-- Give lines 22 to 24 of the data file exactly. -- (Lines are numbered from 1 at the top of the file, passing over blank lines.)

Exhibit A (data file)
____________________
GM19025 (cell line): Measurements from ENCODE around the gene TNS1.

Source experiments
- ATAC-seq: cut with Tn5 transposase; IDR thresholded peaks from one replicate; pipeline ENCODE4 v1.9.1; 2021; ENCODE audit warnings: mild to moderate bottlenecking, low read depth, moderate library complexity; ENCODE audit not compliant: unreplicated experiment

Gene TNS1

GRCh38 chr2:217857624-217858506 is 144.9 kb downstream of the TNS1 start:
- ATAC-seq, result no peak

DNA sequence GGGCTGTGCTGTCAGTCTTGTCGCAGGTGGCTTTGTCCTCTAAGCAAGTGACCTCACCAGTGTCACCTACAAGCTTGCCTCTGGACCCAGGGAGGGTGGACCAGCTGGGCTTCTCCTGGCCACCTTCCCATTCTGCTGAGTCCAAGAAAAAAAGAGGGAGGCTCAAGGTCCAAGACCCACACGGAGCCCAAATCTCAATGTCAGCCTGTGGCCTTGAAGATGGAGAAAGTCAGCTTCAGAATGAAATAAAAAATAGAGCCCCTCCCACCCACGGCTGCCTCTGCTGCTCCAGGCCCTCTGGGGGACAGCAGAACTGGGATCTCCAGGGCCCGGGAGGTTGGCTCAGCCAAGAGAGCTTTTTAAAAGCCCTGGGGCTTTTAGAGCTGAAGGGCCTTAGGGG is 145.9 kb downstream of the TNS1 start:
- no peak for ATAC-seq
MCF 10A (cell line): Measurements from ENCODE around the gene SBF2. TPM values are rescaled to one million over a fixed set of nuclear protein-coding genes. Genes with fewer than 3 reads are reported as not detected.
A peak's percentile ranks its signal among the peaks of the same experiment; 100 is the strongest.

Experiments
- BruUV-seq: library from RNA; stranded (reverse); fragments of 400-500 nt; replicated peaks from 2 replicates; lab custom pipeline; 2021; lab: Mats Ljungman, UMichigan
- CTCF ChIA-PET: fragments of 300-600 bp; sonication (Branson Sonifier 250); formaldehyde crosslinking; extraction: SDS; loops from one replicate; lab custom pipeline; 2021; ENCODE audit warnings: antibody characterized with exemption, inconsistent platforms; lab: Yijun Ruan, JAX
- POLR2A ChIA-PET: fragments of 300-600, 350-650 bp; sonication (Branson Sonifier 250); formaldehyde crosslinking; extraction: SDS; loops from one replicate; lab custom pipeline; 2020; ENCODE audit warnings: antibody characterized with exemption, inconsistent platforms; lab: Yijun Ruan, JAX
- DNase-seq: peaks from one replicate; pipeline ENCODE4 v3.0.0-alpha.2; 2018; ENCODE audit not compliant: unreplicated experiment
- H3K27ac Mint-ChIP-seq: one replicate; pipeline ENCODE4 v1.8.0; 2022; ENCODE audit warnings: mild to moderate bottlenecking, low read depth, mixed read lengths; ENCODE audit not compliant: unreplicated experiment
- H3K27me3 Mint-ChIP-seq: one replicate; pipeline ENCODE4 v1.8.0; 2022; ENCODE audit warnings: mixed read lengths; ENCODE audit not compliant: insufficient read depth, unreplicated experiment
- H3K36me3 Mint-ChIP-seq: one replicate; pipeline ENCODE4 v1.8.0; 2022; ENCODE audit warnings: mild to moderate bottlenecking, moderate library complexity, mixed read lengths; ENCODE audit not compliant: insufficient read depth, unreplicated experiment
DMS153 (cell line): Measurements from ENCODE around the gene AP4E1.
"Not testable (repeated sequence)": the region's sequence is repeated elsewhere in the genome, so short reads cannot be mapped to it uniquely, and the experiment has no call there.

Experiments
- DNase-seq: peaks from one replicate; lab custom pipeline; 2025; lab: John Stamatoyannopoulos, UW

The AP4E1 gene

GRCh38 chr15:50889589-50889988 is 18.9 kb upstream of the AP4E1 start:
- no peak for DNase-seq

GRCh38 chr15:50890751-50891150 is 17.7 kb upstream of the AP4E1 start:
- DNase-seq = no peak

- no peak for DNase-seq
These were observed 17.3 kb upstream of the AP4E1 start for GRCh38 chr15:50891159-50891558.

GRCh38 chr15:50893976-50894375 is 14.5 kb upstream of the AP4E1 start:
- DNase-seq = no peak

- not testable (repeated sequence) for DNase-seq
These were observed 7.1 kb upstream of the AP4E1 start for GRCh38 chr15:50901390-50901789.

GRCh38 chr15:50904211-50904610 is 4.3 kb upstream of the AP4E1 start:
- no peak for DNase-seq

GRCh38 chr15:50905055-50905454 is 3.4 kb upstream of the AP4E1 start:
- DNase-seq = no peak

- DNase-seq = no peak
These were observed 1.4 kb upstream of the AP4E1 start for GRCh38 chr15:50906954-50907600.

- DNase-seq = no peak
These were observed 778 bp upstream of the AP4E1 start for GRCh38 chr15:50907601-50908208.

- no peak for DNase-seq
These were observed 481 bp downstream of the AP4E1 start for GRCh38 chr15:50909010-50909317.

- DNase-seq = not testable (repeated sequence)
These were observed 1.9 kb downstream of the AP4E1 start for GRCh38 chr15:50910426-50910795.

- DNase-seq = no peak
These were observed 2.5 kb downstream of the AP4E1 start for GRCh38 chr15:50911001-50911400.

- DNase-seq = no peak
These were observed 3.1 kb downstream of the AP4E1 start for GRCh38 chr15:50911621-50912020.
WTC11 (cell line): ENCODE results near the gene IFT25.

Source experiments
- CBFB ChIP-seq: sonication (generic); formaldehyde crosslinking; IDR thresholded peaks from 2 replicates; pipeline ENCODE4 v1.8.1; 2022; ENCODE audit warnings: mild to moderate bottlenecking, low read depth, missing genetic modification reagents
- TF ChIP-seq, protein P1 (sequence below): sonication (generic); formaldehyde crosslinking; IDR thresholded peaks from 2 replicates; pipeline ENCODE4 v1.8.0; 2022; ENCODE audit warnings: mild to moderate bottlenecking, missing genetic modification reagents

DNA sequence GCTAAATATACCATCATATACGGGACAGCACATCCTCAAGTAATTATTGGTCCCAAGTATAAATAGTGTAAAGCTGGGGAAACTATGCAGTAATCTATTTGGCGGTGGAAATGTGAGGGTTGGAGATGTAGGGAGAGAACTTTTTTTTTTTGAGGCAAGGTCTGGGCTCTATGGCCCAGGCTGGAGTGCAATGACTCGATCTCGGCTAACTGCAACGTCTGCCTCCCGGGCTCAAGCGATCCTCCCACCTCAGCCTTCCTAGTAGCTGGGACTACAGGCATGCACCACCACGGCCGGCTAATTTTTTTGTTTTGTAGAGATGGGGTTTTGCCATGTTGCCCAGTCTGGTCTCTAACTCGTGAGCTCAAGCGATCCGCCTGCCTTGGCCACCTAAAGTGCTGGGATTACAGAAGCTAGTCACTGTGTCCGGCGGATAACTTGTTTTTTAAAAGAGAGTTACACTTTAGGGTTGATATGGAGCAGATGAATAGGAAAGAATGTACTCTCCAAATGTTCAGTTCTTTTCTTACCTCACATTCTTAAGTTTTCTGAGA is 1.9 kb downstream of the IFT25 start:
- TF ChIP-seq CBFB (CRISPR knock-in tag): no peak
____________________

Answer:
- DNase-seq: peaks from one replicate; lab custom pipeline; 2025; lab: John Stamatoyannopoulos, UW

The AP4E1 gene

GRCh38 chr15:50889589-50889988 is 18.9 kb upstream of the AP4E1 start: